"It is unlikely that this was a cloud burst since weather reports in Chamoli district show sunny weather till today with no record of precipitation. There is no doubt that global warming has resulted in the warming of the region."
"Climate change-driven erratic weather patterns like increased snowfall and rainfall, and warmer winters have led to the melting point of a lot of snow," he said.
Greenpeace India's Chanchal said there was a need to rethink about the current development model for the Himalayan region.
"In 2013, Uttarakhand saw similar incident because of glacial lake outburst flood (GLOF). Researchers said this happened because of global warming which is leading to melting glaciers. They also had warned that such events might happen more frequently in the future."
"To tackle this, we need to rethink about the current development model for Himalaya region. It cannot happen at the cost of the environment and local communities," Chanchal said.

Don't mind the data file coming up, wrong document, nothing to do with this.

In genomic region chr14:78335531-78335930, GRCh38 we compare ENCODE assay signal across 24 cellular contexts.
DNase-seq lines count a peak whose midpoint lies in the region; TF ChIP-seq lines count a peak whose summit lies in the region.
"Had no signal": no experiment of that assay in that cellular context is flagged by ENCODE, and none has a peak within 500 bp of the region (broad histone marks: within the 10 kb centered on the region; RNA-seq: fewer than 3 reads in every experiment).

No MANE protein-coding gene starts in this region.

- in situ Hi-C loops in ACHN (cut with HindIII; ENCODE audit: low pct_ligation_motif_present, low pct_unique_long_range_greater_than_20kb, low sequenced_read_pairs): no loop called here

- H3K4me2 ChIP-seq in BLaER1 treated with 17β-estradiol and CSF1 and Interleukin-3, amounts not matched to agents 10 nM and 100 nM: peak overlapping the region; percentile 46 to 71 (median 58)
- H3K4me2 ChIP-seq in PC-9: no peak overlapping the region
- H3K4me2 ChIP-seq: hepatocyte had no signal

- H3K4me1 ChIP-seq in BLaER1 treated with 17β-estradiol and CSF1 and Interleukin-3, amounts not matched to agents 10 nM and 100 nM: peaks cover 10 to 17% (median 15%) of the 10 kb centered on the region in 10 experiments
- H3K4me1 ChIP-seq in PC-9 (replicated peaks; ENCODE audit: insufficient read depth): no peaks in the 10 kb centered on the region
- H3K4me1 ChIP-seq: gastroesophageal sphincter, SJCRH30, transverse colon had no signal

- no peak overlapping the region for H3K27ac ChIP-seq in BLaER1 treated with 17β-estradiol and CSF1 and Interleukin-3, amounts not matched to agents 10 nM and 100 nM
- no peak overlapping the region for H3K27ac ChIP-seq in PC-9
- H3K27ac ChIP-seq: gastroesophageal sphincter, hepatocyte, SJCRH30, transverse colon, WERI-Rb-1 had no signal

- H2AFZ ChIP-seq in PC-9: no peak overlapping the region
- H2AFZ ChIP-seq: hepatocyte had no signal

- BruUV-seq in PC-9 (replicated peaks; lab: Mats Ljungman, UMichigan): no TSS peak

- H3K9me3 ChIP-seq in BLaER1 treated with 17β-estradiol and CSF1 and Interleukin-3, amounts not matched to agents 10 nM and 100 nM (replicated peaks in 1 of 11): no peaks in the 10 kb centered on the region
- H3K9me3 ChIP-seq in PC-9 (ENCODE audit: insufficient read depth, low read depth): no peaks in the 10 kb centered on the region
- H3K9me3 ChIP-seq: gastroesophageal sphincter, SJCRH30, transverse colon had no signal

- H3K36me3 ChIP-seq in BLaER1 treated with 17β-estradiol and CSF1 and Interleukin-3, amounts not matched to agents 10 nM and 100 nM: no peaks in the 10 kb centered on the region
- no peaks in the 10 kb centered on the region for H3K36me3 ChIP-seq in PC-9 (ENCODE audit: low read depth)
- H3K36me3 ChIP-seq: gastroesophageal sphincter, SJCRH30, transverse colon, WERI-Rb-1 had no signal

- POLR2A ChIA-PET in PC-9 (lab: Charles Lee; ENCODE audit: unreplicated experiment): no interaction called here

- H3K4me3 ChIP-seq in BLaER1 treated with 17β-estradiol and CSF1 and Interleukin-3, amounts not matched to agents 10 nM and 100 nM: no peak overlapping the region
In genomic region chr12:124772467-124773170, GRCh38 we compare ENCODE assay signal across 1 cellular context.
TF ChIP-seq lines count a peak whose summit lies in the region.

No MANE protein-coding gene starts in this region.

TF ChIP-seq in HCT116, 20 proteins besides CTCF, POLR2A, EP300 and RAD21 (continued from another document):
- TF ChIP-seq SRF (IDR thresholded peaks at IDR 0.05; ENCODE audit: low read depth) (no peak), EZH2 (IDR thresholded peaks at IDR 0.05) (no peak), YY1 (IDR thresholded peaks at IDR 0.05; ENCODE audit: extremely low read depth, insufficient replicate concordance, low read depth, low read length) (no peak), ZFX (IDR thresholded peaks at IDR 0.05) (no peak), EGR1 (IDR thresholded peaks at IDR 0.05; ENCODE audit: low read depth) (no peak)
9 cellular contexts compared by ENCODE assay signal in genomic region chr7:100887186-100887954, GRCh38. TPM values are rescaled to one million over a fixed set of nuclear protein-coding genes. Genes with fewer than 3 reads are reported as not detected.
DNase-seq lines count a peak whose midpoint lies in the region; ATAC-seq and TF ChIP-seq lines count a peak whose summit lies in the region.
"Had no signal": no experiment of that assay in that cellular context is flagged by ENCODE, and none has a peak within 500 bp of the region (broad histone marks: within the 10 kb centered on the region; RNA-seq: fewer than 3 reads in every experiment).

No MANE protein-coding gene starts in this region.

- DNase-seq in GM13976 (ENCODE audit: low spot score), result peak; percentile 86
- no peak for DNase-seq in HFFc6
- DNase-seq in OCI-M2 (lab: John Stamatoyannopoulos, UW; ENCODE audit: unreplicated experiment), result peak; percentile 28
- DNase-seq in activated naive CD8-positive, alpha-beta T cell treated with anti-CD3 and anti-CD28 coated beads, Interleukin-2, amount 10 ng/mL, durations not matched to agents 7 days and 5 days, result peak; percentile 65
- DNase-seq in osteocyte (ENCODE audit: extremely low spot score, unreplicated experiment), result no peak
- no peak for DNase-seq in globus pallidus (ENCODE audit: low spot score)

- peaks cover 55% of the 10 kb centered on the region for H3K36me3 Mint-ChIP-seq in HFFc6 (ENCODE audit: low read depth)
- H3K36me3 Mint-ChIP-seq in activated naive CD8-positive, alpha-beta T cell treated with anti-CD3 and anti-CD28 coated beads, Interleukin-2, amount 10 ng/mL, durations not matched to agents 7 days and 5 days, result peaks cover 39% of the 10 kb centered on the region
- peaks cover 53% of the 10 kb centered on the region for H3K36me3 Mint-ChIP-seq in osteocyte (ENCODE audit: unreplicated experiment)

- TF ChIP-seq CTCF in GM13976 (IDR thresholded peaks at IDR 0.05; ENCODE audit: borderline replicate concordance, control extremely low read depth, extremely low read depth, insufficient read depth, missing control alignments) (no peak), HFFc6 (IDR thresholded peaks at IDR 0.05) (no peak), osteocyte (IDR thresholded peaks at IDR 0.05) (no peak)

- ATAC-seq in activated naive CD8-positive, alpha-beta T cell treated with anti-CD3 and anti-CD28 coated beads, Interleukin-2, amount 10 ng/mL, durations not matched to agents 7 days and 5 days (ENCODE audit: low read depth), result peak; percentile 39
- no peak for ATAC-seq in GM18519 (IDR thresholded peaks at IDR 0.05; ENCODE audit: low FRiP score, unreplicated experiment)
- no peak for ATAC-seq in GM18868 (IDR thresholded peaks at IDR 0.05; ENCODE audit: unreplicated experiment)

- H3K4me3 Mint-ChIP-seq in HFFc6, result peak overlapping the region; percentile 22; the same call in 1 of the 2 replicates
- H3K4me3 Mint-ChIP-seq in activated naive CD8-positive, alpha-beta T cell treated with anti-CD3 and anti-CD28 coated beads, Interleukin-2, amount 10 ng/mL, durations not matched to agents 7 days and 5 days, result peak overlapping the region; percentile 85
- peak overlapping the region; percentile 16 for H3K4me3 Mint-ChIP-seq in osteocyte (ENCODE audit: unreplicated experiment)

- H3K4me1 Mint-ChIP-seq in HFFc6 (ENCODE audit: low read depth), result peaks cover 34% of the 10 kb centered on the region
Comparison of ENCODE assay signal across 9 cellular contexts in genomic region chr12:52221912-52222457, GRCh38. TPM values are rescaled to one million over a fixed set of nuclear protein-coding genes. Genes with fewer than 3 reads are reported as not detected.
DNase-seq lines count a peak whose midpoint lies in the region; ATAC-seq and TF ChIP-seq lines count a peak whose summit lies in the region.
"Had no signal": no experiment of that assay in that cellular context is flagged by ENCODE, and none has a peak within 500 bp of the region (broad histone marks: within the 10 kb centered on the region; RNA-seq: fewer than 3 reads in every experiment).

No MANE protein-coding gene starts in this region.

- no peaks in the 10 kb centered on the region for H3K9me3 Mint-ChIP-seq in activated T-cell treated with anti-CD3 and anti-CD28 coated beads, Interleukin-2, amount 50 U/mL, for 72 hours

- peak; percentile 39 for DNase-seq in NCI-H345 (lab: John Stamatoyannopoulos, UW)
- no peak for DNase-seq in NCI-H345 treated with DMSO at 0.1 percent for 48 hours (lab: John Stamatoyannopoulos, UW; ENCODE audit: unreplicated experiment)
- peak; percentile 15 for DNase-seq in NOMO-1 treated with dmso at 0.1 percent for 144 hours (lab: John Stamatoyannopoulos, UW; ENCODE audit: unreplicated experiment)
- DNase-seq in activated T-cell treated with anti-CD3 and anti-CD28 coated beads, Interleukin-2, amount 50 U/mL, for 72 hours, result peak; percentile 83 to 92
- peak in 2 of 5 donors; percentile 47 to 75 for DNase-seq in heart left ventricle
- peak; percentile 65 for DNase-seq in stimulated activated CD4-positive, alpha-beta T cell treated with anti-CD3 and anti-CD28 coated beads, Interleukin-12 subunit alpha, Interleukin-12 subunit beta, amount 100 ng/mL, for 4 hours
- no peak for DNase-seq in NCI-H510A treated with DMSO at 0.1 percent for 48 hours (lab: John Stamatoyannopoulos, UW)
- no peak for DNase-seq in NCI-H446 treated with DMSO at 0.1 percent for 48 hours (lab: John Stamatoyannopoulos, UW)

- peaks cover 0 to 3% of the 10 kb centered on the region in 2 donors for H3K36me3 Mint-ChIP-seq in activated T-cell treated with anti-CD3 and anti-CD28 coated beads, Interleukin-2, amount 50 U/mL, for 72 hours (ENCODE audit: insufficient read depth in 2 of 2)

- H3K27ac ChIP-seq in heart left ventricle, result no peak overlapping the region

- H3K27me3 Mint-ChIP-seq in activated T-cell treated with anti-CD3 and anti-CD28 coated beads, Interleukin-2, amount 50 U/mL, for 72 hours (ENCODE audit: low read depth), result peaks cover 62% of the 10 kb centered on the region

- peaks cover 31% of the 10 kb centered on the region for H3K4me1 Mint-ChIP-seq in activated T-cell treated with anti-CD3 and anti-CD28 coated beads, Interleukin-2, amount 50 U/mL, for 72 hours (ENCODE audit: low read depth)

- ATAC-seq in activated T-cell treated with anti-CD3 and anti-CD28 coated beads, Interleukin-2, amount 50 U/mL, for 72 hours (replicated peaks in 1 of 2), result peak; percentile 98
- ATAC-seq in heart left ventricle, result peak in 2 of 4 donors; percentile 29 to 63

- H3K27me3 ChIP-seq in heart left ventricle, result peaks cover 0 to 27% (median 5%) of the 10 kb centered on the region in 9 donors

According to official sources, several districts in Uttarakhand, including Pauri, Tehri, Rudraprayag, Haridwar and Dehradun, are likely to be affected and have been put on high alert.
Pointing out the findings of a recent report of Hindu Kush Himalayan Monitoring and Assessment Programme (HIMAP), Prakash said temperatures are rising in the Hindu Kush Himalayan region so the impact in this area will be more.
"The HIMAP report facilitated by ICIMOD (International Centre for Integrated Mountain Development) shows that temperatures are rising in the Hindu-Kush Himalayan (HKH) region and the rise in global temperature will have more impact in the Himalayan region due to elevation-dependent warming.
"If the world can keep the temperature rise to below 1.5 degrees Celsius in the HKH region, it will translate to at least a rise of 1.8 degrees, and in some places, above 2.2 degrees Celsius," he added.
(With PTI Inputs)